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Patients worry about losing therapists, relapse after changes at the Emily Program

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For people with eating disorders, the Emily Program, is among a handful of sources for help in Minnesota. The specialized facility for people with eating disorders has branches in the Twin Cities and in three other states.  

But leadership has launched programming changes that will affect some people in the Emily Program's outpatient services — and patients say the changes are abrupt and deeply concerning.  

NancyGrace Norman is one of those patients.  

Norman struggled with food for years. "It was mindless eating. I ate to soothe," she said.  

So Norman, who lives in St. Paul, said she contacted the Emily Program. There, she found the support she needed, and eventually graduated to seeing a therapist every other week.  

Today, Norman said she's feeling better than she has in years, but she's worried that's all about to change.  

A few weeks ago, her therapist told her that the Emily Program was changing its clinical model to focus on acute care only starting at the beginning of 2018. Emily Program leaders say that patients like Norman who are in an outpatient setting and who are grappling primarily with other issues like depression and anxiety will have to seek care elsewhere.

  Norman said her therapist has helped her stay in recovery, and she worries about finding a new one.  

"I've been with her for six years," Norman said. "She knows everything about me. I trust her. We just feel like it's a really cold, calculated move. And it's not the Emily Program that we knew."

  Aside from Norman's concerns that she won't be able replicate the relationship she has with her current therapist, Norman is mulling other complications: Will she find a provider that accepts her insurance? Will her recovery collapse while she looks for a new provider?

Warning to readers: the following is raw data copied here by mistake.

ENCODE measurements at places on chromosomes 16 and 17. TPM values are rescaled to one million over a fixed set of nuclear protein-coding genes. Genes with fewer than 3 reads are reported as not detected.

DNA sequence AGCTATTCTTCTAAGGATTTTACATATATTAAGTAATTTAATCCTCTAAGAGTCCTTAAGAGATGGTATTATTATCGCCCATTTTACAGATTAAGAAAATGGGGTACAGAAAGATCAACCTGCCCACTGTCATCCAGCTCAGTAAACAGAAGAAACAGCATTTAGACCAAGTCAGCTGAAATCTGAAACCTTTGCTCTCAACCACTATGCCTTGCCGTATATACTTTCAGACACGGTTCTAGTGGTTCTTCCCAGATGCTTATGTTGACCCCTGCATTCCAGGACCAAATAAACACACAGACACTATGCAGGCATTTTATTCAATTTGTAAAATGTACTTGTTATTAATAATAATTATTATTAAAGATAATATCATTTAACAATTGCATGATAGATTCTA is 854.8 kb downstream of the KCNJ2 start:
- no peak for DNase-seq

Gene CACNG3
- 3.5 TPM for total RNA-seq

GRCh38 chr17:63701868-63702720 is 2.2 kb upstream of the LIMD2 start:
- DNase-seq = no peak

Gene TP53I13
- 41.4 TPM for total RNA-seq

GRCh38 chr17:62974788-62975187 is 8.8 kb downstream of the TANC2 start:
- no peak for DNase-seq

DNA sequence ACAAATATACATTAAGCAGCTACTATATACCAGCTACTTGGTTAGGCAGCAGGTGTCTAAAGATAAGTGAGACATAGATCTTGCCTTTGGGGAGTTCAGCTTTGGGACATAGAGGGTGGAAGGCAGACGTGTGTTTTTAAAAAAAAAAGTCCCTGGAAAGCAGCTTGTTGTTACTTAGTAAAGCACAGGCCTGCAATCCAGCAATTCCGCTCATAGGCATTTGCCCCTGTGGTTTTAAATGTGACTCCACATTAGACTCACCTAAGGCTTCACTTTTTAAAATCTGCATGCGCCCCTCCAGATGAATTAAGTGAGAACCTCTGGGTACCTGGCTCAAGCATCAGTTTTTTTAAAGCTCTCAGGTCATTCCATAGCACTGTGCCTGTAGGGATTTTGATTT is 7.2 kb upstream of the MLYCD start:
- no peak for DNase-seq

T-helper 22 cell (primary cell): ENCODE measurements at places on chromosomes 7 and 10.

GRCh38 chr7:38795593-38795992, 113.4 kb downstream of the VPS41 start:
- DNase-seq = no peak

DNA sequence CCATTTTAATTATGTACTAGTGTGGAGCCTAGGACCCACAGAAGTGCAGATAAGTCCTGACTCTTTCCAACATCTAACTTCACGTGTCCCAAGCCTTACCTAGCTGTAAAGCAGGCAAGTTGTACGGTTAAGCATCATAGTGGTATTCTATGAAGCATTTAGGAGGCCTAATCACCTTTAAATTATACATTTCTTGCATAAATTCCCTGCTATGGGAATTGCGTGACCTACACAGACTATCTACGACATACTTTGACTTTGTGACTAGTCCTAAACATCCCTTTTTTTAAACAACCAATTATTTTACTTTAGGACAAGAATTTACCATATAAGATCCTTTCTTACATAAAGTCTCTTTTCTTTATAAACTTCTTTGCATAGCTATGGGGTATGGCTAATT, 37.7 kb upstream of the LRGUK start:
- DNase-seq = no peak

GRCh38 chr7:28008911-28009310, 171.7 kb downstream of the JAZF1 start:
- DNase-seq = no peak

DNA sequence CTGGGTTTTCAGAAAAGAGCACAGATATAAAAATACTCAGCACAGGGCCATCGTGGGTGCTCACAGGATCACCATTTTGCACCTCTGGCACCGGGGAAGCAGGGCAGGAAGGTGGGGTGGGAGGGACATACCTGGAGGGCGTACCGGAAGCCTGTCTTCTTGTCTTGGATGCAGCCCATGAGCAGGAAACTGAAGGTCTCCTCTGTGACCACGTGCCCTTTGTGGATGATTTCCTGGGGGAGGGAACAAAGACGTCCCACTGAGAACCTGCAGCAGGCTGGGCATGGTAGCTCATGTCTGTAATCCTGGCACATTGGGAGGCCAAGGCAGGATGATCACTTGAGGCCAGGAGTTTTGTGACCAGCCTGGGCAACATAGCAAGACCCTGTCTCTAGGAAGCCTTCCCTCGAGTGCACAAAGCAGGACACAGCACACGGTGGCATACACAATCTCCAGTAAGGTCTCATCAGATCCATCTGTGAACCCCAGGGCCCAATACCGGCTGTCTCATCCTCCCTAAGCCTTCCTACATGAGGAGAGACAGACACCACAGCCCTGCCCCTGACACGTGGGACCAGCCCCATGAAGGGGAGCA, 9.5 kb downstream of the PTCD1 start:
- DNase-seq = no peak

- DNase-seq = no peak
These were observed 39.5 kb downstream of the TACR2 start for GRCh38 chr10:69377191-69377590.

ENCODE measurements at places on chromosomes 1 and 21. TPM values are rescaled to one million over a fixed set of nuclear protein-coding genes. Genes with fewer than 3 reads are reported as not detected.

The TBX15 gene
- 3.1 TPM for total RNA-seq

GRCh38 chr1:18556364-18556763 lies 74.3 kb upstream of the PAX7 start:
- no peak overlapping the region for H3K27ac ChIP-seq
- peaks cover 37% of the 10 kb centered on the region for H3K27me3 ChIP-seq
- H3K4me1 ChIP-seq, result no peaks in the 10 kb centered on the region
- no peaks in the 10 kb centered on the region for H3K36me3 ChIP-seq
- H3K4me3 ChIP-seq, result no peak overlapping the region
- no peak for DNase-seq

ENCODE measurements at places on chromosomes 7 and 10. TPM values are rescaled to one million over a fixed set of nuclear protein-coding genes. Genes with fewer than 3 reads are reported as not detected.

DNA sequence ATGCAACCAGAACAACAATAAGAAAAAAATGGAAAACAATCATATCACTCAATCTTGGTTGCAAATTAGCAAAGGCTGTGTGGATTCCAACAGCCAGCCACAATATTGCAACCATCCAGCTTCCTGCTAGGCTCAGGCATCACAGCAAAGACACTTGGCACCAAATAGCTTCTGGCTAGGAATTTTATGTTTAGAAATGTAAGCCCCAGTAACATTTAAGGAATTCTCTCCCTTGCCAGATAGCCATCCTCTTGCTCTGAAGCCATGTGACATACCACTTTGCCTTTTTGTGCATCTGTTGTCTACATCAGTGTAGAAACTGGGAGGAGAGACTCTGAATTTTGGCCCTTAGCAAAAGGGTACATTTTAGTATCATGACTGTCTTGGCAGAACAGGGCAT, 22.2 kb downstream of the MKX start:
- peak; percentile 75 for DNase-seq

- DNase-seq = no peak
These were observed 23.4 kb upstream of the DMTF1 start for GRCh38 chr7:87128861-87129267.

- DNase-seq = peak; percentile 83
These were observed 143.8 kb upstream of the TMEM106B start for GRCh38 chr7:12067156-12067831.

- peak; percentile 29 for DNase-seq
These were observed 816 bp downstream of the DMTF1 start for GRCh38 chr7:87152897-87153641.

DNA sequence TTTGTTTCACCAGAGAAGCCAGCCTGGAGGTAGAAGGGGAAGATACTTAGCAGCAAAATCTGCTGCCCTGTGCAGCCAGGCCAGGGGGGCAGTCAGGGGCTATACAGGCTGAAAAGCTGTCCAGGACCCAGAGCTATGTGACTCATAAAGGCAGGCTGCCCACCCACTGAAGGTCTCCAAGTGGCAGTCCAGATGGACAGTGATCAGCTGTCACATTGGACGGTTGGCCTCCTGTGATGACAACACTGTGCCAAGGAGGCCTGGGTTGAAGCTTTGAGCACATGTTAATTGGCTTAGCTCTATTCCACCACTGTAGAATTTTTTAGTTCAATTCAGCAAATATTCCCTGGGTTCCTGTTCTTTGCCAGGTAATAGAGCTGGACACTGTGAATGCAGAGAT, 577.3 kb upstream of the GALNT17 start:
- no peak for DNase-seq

And will she even be able to find someone who specializes in eating disorders?  

Becky Morrow, who also lives in St. Paul, is in the Emily Program outpatient program as well. She said her therapist has been laid off as part of the clinical restructuring. She's already enrolled in a new program, but said that finding a qualified therapist is very difficult — and essential to staying in recovery because a good therapist will also help patients identify if they're facing a relapse.  

"A lot of therapists that treat non-eating disorder patients will hear 'eating disorder' and run the other direction," Morrow said. "They don't necessarily have the deep training that therapists who specialize in eating disorders do to treat that aspect of it."  

The Emily Program says the changes will affect roughly 100 to 150 patients of the 3,000 served in Minnesota.  

Director Jillian Croll
Director Jillian Croll said the program's clients have long asked for a place they could go after leaving treatment centers where they could transitional back into normal life.
Rupa Shenoy for MPR News 2009

Jillian Lampert, the chief strategy officer for the Emily Program in the Twin Cities, said that the changes were not motivated by financial pressures as some patients have suggested, but have been in the works for a while.  

"We are really highlighting that we are a specialized eating disorder treatment service," Lampert said. "In order to optimize our impact, we need to focus our efforts in ways that provide the most services to the most people."  

Lampert said it was not the Emily Program's intention to announce the changes abruptly or impersonally as some patients have complained. It's one reason Lampert said that clinicians were asked to have one-on-one conversations with their patients rather than issue a blanket statement or policy.  

Lampert said that clinicians will help patients figure out what's next.  

"We totally recognize that particularly for people with eating disorders that might have anxiety or other co-occuring conditions, change is hard. And we really, really appreciate that," she said.  

Morrow, who works for a health care company, said the changes at the Emily Program point to a larger issue in her industry: the disconnect between administrators who make decisions about care and what patients actually need.  

The Emily Program is an underwriter for MPR News.